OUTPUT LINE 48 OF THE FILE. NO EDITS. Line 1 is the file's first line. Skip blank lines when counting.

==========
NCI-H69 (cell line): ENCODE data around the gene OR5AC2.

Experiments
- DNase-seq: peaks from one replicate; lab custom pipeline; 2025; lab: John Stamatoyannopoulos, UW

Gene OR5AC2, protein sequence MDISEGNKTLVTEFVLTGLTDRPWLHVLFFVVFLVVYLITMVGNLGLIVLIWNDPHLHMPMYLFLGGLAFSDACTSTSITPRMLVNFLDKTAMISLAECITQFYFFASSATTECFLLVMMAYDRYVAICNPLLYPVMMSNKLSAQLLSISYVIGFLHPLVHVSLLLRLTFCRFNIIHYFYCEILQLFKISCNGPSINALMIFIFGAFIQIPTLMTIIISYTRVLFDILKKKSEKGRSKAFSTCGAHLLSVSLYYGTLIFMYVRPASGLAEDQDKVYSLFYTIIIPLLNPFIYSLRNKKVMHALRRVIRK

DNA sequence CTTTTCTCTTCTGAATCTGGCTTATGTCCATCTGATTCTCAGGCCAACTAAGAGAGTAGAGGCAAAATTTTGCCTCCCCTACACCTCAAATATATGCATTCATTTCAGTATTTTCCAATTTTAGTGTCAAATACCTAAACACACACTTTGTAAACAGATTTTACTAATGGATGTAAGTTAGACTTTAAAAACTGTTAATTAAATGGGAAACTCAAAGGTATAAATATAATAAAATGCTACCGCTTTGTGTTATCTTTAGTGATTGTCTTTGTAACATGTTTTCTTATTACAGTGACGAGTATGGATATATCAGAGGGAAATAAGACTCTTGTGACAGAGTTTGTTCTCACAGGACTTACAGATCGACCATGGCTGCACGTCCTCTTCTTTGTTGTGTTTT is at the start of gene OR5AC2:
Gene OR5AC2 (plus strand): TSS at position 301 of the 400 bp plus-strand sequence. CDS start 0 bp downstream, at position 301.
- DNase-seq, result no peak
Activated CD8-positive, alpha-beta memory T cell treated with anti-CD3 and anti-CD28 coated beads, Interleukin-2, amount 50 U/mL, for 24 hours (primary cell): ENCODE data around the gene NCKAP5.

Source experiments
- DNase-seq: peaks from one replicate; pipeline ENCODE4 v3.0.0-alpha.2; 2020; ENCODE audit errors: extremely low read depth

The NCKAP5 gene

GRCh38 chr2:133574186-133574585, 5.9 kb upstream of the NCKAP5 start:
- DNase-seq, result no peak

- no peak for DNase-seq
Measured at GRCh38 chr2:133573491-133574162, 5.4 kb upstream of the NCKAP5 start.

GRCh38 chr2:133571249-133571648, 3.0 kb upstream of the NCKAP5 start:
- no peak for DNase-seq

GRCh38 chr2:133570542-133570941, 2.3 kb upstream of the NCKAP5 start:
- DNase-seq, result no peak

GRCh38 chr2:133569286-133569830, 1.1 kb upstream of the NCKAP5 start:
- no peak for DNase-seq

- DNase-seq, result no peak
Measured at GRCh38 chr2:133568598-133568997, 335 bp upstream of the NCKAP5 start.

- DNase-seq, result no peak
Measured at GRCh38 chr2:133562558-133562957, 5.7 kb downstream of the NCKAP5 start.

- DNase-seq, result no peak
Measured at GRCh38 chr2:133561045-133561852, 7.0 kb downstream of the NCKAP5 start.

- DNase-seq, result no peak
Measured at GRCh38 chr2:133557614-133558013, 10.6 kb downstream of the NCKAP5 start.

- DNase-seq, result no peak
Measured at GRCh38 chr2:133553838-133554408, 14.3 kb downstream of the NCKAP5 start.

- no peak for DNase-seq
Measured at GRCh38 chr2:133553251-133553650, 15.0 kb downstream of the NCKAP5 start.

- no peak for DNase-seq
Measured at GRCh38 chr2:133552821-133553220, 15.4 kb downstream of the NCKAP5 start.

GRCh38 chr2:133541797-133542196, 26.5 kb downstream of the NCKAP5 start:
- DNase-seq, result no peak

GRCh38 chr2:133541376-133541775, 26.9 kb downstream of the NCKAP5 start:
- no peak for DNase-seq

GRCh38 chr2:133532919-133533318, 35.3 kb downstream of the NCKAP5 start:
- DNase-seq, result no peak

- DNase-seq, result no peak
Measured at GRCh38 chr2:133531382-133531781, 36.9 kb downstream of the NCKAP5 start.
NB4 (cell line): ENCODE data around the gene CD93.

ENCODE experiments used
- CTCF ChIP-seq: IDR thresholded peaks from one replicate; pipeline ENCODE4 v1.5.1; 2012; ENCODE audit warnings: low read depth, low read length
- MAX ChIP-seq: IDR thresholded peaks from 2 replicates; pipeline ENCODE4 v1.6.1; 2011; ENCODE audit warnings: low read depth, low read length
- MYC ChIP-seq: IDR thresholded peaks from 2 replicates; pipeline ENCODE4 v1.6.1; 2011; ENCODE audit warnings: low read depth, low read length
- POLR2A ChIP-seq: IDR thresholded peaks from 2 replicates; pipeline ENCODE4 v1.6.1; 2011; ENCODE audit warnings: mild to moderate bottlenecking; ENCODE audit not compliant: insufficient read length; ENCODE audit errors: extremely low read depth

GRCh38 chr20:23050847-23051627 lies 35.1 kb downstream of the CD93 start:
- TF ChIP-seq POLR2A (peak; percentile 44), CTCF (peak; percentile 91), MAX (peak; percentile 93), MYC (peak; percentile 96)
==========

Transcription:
- MYC ChIP-seq: IDR thresholded peaks from 2 replicates; pipeline ENCODE4 v1.6.1; 2011; ENCODE audit warnings: low read depth, low read length